British regions replaced by economies of the same size

Boris Johnson, mayor of… UAE?

The ONS has released an infographic showing how much various regions of the UK contributed to the nation's economy. It shows the gross value-added (GVA) of Britain's constituent nations and regions, which is a statistical measure roughly equivalent to a country's GDP. London and the South East storm away from the rest of the pack, and Scotland and the North West are both tied for third place. Take a look:

But if you want something easier to visualise, try this. Each of the regions is matched to a country with an equivalent GDP. London's economy is roughly the size of the UAE's, the South East is as valuable as Israel, and so on.

The boring bit: Economies are matched based on the IMF's 2012 figures for nominal GDP. The GVA was converted to dollars at today's exchange rate. Scotland and the North West are actually both closest in size to Romania but that would have made for a boring map.

Alex Hern is a technology reporter for the Guardian. He was formerly staff writer at the New Statesman. You should follow Alex on Twitter.

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What did Jeremy Corbyn really say about Bin Laden?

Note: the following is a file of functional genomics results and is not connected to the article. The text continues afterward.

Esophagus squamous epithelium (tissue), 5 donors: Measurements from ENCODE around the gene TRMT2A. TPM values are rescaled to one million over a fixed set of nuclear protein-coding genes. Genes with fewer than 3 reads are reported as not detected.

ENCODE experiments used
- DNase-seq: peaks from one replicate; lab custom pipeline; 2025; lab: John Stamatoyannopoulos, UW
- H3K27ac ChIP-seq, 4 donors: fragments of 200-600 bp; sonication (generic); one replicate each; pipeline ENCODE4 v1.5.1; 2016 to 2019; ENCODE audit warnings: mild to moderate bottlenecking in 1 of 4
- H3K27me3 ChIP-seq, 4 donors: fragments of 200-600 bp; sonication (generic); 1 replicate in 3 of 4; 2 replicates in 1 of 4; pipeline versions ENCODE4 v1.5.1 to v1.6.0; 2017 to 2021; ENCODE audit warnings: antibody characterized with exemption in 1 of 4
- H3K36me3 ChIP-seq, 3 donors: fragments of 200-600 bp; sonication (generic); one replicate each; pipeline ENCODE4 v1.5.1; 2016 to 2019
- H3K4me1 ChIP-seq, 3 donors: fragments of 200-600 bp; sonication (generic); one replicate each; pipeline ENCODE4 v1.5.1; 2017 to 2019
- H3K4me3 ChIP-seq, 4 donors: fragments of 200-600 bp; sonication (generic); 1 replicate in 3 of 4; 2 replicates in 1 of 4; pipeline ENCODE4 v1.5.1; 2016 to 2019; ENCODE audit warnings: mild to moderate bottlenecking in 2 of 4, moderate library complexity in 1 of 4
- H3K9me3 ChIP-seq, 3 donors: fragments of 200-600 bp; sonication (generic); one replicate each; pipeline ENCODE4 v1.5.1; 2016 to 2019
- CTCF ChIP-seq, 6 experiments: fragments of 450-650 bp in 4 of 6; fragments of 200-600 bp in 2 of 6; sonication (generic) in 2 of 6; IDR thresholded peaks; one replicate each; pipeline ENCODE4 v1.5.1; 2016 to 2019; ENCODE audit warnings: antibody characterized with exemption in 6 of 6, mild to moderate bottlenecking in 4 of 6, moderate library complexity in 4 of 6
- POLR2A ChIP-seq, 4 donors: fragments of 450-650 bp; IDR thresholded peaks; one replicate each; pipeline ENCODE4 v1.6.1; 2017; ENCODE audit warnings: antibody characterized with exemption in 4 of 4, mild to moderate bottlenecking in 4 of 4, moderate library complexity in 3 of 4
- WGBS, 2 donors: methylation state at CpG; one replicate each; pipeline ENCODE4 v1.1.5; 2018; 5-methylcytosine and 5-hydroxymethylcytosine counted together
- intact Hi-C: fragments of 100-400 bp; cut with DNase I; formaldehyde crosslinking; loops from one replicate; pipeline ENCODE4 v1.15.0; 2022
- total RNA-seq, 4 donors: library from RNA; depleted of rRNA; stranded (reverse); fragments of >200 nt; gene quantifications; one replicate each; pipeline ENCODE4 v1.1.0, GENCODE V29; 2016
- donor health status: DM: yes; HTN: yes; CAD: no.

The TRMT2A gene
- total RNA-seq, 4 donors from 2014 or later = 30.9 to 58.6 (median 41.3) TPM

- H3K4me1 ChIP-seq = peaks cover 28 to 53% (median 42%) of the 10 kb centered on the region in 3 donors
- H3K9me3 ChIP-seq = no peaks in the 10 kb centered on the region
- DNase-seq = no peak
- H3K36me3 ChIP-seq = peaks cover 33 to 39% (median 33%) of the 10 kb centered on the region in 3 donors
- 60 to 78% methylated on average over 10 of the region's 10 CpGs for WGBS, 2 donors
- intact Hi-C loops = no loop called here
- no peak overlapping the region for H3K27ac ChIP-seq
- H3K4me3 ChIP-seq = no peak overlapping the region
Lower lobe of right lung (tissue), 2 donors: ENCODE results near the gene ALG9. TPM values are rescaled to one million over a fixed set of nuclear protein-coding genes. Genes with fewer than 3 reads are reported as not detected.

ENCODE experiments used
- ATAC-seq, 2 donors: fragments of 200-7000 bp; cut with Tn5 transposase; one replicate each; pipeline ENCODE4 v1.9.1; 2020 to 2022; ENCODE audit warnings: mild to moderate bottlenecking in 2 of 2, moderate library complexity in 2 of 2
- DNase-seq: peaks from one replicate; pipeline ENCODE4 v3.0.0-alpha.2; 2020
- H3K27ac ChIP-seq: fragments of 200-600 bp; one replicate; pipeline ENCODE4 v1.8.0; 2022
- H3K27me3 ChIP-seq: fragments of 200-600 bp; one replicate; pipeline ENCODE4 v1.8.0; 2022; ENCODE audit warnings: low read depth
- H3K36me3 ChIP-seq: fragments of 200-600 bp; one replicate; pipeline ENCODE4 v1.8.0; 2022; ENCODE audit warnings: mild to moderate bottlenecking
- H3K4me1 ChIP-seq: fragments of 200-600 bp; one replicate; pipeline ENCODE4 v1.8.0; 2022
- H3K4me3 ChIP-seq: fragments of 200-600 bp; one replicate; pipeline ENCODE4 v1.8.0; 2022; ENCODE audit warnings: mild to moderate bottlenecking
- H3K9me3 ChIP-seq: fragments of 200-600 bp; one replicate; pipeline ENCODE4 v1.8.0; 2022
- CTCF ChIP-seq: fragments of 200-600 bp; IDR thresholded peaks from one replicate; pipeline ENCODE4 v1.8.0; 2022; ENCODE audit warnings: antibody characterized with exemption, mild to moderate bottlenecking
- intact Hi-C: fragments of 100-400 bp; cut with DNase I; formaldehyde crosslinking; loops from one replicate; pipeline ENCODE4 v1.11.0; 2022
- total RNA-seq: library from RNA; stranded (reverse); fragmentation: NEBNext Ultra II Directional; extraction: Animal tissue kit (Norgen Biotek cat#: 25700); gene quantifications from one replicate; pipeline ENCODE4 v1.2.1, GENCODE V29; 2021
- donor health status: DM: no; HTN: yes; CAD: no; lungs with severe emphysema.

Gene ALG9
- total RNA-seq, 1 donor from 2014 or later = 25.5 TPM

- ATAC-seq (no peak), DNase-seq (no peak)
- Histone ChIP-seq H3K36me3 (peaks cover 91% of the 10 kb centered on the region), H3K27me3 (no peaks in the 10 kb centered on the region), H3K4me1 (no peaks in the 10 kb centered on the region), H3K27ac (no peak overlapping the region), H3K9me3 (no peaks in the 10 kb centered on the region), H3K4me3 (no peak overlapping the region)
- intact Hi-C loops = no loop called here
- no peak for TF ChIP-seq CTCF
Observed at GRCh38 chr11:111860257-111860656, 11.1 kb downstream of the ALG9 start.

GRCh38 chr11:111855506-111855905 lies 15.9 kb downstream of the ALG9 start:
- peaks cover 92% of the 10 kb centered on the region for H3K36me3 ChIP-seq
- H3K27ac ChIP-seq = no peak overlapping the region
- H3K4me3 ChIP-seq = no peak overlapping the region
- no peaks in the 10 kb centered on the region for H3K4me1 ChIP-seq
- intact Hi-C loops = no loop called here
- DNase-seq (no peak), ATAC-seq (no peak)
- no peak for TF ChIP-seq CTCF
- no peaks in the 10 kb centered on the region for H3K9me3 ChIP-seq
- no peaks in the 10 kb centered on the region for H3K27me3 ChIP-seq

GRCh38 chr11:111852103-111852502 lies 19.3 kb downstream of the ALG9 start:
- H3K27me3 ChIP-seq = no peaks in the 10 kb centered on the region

He's been critiqued for calling Bin Laden's death a "tragedy". But what did Jeremy Corbyn really say?

Jeremy Corbyn is under fire for describing Bin Laden’s death as a “tragedy” in the Sun, but what did the Labour leadership frontrunner really say?

In remarks made to Press TV, the state-backed Iranian broadcaster, the Islington North MP said:

“This was an assassination attempt, and is yet another tragedy, upon a tragedy, upon a tragedy. The World Trade Center was a tragedy, the attack on Afghanistan was a tragedy, the war in Iraq was a tragedy. Tens of thousands of people have died.”

He also added that it was his preference that Osama Bin Laden be put on trial, a view shared by, among other people, Barack Obama and Boris Johnson.

Although Andy Burnham, one of Corbyn’s rivals for the leadership, will later today claim that “there is everything to play for” in the contest, with “tens of thousands still to vote”, the row is unlikely to harm Corbyn’s chances of becoming Labour leader. 

Stephen Bush is editor of the Staggers, the New Statesman’s political blog.